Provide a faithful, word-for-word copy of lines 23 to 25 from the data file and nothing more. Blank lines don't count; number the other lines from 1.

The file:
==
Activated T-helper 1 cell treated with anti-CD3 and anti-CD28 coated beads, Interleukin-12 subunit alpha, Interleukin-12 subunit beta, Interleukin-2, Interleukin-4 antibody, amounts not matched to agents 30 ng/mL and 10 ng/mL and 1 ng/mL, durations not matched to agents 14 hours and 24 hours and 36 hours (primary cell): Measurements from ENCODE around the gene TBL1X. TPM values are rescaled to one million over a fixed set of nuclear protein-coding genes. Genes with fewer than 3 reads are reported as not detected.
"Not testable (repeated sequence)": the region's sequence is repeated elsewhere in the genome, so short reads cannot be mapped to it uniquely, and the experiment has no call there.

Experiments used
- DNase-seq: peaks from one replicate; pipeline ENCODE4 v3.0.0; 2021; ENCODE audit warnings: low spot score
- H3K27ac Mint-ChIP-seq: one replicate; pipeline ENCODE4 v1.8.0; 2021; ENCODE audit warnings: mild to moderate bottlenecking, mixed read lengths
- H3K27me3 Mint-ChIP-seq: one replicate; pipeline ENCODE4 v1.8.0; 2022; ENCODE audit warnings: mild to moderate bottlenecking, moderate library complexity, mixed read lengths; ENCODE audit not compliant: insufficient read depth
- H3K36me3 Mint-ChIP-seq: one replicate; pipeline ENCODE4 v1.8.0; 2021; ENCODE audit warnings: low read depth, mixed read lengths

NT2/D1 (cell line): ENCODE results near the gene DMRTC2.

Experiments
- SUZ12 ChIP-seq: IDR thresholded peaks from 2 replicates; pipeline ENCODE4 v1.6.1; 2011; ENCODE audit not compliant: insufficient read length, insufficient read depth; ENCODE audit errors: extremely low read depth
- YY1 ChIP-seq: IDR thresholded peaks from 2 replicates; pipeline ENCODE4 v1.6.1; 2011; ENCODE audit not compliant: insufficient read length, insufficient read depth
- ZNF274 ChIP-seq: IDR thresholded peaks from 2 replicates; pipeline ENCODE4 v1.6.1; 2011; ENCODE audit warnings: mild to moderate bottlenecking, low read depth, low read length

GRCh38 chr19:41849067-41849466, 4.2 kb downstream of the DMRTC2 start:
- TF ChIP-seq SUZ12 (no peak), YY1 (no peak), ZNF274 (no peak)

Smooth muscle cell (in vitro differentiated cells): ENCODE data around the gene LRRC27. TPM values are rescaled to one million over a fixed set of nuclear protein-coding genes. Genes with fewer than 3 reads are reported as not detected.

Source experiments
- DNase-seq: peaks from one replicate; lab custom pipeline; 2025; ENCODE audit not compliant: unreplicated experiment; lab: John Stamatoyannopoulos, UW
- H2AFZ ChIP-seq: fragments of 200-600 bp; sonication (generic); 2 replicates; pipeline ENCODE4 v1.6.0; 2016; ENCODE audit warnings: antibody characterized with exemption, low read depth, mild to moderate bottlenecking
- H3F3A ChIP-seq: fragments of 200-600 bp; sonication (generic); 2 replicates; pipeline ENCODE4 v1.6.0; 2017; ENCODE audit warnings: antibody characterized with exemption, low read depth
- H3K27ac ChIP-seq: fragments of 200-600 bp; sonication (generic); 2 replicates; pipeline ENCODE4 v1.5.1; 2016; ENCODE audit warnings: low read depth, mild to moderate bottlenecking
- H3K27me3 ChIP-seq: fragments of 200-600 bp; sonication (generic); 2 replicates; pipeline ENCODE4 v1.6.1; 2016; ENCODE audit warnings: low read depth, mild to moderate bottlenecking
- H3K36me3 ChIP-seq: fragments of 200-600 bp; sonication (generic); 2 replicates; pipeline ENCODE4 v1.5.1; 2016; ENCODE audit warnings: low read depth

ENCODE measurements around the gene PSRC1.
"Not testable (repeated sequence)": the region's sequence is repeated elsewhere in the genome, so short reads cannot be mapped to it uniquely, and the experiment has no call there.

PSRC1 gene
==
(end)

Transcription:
ENCODE measurements around the gene PSRC1.
"Not testable (repeated sequence)": the region's sequence is repeated elsewhere in the genome, so short reads cannot be mapped to it uniquely, and the experiment has no call there.

PSRC1 gene